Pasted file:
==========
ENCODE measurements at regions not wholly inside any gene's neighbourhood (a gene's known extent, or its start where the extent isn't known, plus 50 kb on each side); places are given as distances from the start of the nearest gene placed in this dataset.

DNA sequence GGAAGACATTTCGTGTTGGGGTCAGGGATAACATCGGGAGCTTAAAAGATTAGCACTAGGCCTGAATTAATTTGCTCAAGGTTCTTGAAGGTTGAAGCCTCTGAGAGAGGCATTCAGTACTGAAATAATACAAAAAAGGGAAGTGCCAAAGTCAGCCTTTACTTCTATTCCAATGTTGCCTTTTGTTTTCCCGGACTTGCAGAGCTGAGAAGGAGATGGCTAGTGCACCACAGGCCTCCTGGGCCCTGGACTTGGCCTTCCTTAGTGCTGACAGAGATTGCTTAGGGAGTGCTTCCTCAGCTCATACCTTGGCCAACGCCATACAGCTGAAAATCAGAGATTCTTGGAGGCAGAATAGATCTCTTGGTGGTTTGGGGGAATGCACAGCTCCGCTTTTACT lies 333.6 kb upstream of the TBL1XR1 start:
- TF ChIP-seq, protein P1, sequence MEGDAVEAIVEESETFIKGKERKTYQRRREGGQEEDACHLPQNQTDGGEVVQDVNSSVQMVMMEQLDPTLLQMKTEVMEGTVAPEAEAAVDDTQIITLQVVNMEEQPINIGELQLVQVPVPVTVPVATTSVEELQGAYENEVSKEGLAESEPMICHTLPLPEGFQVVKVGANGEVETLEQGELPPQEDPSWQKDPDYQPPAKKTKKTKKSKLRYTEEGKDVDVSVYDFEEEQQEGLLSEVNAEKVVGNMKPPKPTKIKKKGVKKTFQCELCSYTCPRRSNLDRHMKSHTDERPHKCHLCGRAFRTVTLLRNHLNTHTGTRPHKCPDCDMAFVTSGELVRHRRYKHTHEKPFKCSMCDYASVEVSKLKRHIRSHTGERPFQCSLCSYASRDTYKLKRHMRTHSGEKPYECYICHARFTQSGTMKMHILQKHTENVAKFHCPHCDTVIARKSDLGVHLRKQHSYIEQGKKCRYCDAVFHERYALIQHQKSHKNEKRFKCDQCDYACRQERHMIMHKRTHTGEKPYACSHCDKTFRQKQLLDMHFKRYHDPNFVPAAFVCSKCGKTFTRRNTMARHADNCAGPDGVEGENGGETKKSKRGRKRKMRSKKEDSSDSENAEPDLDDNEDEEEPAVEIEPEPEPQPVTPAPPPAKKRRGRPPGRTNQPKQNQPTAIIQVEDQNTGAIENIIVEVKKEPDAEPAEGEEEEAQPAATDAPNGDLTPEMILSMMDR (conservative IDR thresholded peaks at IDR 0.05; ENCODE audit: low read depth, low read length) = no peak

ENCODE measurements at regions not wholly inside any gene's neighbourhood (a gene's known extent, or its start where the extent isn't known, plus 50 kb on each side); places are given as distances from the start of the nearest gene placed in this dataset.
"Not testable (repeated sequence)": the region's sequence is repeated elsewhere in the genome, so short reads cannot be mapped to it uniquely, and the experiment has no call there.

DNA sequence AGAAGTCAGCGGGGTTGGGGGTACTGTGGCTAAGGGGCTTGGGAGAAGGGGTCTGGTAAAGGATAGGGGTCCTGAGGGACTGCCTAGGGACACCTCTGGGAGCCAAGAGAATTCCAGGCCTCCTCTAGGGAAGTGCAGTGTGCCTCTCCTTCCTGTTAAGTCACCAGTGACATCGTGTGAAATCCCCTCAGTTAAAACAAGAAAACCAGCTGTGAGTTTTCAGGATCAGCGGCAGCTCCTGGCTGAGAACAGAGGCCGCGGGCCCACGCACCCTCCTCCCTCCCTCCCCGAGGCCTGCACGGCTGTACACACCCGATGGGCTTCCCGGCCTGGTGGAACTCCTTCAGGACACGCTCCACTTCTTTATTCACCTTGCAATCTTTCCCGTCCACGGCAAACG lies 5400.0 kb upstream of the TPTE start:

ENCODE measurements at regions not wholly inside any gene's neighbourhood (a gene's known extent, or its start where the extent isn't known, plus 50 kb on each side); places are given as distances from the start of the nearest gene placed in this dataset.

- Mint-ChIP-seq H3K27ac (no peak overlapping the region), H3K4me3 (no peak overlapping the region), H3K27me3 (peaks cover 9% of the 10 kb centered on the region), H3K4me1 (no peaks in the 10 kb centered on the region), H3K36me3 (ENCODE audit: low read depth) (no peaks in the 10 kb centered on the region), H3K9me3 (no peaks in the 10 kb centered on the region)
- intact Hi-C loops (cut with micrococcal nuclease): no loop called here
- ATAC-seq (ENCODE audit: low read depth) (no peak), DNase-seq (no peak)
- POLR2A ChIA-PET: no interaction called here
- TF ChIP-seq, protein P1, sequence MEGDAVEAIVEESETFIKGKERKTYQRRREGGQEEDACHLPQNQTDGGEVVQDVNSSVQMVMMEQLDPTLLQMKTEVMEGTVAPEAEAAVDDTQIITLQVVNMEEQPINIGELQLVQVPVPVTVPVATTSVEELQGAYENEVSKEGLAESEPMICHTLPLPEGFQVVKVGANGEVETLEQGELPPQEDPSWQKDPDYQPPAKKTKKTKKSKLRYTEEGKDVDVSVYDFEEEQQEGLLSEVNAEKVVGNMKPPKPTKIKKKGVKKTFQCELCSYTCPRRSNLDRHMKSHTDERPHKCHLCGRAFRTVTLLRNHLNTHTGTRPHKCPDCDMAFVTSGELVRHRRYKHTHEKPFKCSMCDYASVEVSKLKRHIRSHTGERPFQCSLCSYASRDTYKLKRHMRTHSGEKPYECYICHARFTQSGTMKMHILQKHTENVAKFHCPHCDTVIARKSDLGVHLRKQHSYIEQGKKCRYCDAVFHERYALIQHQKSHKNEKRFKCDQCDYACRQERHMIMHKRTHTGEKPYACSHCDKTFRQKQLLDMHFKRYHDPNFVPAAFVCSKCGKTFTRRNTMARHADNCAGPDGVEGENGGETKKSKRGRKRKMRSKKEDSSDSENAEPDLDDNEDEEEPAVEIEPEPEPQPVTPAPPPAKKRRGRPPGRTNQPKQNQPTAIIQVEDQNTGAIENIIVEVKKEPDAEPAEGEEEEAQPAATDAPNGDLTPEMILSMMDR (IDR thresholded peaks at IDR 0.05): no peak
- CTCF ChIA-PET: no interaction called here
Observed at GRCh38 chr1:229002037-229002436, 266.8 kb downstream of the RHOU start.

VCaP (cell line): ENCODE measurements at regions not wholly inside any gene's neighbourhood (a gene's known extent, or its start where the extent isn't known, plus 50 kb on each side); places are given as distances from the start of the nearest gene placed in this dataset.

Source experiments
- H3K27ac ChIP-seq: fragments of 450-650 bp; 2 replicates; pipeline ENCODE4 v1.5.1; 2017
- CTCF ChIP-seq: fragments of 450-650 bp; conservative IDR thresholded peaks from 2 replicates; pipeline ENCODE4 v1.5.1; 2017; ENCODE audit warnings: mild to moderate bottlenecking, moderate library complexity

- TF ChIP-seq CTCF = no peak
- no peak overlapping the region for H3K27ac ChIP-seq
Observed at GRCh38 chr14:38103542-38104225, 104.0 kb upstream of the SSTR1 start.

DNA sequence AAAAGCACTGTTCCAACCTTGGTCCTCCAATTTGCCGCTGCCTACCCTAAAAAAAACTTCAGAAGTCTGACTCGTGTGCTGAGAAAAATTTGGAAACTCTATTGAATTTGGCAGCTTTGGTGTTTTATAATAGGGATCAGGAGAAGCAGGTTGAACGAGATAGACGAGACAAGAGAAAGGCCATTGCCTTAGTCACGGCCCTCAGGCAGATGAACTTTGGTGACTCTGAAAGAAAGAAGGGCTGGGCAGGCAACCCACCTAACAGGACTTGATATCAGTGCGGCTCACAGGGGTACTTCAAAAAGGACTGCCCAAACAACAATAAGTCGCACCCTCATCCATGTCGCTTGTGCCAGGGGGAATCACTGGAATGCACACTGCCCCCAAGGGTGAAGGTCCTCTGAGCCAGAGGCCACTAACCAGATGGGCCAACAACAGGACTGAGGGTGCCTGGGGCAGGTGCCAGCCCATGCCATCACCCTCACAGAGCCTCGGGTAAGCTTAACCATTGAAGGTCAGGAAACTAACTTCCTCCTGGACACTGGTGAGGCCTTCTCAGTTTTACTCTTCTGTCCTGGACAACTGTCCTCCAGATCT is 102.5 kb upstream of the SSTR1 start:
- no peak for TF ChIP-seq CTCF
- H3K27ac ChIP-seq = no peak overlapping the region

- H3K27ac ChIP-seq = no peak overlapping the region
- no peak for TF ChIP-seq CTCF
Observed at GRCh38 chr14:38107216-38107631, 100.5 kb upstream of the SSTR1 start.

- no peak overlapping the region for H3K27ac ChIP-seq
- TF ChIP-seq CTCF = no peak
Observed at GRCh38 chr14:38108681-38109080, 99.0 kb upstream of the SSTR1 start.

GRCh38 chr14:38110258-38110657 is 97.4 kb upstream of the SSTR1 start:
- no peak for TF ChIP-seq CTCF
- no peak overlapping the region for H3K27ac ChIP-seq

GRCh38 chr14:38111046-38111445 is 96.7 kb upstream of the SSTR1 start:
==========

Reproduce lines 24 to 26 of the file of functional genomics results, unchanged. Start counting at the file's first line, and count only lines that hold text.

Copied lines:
- H3K27ac ChIP-seq = no peak overlapping the region

- H3K27ac ChIP-seq = no peak overlapping the region
- no peak for TF ChIP-seq CTCF